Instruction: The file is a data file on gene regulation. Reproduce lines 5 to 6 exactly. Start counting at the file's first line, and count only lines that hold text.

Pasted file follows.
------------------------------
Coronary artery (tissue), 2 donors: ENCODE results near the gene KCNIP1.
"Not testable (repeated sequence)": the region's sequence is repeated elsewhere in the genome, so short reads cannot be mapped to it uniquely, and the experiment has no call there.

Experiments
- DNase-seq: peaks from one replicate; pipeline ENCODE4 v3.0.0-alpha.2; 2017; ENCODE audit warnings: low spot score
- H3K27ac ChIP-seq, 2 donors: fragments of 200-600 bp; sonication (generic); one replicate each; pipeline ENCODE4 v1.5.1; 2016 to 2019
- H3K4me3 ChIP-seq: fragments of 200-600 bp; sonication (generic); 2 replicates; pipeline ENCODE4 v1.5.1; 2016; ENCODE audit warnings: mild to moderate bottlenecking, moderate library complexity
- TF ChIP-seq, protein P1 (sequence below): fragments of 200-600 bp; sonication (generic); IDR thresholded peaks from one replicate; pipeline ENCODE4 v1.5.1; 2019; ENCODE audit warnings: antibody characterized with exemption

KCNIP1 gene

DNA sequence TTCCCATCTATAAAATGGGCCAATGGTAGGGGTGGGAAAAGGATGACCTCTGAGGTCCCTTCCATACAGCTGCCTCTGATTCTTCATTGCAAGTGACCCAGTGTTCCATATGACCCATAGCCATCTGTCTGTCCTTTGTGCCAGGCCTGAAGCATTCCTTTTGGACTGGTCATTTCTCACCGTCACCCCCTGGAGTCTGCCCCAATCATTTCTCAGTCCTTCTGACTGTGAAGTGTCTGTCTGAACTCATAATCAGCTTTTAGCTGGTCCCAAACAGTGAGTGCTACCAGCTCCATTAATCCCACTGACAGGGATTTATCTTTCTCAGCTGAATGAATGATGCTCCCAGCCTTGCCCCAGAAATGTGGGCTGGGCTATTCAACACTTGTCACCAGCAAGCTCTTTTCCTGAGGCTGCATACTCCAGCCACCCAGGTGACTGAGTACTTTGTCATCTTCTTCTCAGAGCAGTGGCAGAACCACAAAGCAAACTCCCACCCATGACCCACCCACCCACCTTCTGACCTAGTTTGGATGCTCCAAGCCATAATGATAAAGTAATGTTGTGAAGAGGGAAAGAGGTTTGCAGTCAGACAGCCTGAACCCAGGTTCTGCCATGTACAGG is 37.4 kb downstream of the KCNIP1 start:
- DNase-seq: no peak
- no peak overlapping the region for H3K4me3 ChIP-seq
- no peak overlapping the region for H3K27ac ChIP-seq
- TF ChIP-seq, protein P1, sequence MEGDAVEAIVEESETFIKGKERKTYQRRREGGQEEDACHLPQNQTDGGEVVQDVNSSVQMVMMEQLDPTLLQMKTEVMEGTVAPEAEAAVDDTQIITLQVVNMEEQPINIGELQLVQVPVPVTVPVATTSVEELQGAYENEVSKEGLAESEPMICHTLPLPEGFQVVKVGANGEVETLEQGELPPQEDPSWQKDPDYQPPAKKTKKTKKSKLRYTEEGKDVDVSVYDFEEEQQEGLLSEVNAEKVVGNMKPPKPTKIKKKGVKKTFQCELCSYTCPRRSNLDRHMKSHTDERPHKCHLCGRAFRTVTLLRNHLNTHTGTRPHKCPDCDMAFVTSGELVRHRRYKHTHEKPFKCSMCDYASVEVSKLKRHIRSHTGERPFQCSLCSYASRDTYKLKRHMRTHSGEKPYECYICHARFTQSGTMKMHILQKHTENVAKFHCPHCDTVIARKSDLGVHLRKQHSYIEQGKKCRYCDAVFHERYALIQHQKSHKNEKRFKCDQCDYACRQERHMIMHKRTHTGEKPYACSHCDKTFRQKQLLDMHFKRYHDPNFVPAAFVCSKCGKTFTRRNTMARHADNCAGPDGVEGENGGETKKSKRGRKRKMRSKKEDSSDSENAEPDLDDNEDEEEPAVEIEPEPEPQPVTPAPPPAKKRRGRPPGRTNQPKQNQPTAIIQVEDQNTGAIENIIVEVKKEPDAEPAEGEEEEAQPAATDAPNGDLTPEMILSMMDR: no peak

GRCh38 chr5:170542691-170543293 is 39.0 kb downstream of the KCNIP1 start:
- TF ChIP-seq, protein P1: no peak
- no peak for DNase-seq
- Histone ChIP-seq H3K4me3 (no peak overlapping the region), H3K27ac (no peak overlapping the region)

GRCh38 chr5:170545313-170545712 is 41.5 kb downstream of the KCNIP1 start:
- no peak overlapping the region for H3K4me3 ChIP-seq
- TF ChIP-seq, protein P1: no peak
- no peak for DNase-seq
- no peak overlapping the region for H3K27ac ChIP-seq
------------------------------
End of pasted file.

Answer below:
- H3K27ac ChIP-seq, 2 donors: fragments of 200-600 bp; sonication (generic); one replicate each; pipeline ENCODE4 v1.5.1; 2016 to 2019
- H3K4me3 ChIP-seq: fragments of 200-600 bp; sonication (generic); 2 replicates; pipeline ENCODE4 v1.5.1; 2016; ENCODE audit warnings: mild to moderate bottlenecking, moderate library complexity